There are many things that could be said about this year’s Super Bowl, but to sum it all up: everyone outside of New England and those without ties to New England wanted to see the Patriots lose. Not only to lose, but to be embarrassed. For three quarters, we, those who could not bear another Patriot win, feasted upon the thought that our dreams would come true. The Falcons? Merely a means to an end.
But we forgot, these are the Falcons.
Once the lead was squandered, and after it was all over, the faces on the screen began to talk of how this was the greatest ever, and how He Who Must Not Be Mentioned was also the greatest ever. Patriots, Patriots, Patriots. It would take a day before we got back to the Squanderers, with those sad, painful, and somehow irresistible post-game interviews. The one that got my attention the most was the one with Matt Ryan, Falcons quarterback and Chief Among Squanderers. They asked him, predictably, if he thought the Falcons had been, and more importantly, offensive coordinator Kyle Shanahan had been, too aggressive. To which he said, “Too aggressive? No. I thought Kyle did a good job. I thought we played the way that we play.”
The words the way that we play have echoed in my ears ever since. That’s fine, I thought, but that’s not the way that you win, obviously. Maybe you might concentrate on the way you win more than “the way that you play.”
And here’s where it changes. We often get in this same trap in life where we “do the things that we do.” Laura once got a fortune cookie that said, “when you do what you always do, you get what you always get,” which for a fortune cookie, is ridiculously insightful, and true. I began to reflect on the way that we play, about the things I do in my own life that are the way that we play.
For three plus years I took almost nothing but sign pictures. We were at some family function, and I had brought my camera, but I somehow managed to take a sum total of zero pictures. It’s not what I’m doing right now was my excuse. It was hollow and I knew it.
But it was important to realize what I was doing. There’s so much more to life than just one thing, or two, or even a handful of things. I’ve made a conscious effort to start taking pictures of things that are different, possibly mundane, but things that reflect what we all see around us.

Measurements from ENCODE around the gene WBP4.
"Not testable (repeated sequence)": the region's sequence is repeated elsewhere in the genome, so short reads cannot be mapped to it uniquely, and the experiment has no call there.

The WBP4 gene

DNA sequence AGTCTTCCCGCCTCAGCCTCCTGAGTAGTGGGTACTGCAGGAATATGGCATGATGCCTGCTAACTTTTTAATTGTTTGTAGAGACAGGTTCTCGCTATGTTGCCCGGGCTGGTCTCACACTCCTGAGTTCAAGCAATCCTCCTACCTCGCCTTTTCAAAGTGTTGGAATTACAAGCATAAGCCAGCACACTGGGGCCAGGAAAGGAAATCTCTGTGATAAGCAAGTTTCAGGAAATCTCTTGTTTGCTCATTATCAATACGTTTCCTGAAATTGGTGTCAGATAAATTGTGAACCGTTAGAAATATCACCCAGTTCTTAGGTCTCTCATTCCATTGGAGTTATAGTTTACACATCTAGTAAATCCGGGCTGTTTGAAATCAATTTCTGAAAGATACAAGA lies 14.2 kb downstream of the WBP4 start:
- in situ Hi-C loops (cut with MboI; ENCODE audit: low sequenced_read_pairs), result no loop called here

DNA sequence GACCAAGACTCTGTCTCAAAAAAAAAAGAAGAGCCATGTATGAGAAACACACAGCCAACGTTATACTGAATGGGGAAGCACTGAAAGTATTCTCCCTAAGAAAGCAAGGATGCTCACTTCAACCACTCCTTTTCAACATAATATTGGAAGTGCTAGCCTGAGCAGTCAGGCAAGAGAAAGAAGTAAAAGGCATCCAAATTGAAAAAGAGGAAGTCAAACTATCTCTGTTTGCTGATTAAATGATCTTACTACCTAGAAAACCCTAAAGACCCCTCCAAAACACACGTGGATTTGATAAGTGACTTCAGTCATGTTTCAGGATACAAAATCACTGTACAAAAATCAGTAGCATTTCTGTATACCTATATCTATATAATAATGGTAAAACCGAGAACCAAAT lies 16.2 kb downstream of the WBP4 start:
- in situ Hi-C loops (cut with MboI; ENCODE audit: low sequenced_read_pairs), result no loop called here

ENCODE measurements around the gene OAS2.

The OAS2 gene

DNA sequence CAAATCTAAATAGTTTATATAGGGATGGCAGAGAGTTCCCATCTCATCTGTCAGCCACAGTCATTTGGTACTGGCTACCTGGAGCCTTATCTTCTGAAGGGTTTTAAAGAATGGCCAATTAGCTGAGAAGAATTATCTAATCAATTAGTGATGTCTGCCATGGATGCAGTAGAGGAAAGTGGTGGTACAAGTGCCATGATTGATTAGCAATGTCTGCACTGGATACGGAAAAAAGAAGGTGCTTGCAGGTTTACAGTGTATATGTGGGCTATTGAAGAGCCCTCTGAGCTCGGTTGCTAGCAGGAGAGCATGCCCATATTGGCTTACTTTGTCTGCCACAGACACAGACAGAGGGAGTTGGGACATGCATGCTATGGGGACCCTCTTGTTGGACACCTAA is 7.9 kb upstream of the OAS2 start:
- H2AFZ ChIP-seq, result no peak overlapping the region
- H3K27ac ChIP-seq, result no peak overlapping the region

One day, just recently, I saw somebody had left a chair out on the side of I-476 outside of Philadelphia. I really thought it would make a great picture, but for some reason I didn’t stop. The picture I had in my head was lost. I wasn’t going to get it back again. The chair wouldn’t be there tomorrow.
But, much to my surprise, it was. This time I wouldn’t do myself out of it, so I pulled over. I was extremely careful getting out of the car, and got this shot.
It’s moments like this that happen when when you step out of the way that we play. I put together a few of my favorite shots, outside the realm of signs or cars or (more recently) flowers, moments where I just pulled over and got out of the car, or just moments I brought my camera when I wasn’t really thinking that much of taking pictures. These are moments I will never forget:
I took this picture almost as a test one day while I was in Florida, but it’s one of my favorites. It’s not much of anything on the surface, just a lizard on a wooden door. Still, I’m drawn to it.
One morning outside my parent’s home. I stepped outside, most likely in my slippers, and got this one. It was the only shot I took that morning.
I was just out driving around Montandon, Pennsylvania, because what else do you do around Montandon, Pennsylvania, when I spotted an odd little building, adjacent to a field of cows. I took a few shots of the building, and the cows wandered over to get a good look at me. This one came right up to me, so I took a shot of her. I love this picture.
Ruts are easy to fall into. I fall into them all the time. If we step out of our “the way that we play” attitudes and replace that with “the way that is effective” or “the way that changes things”, we can do so much more.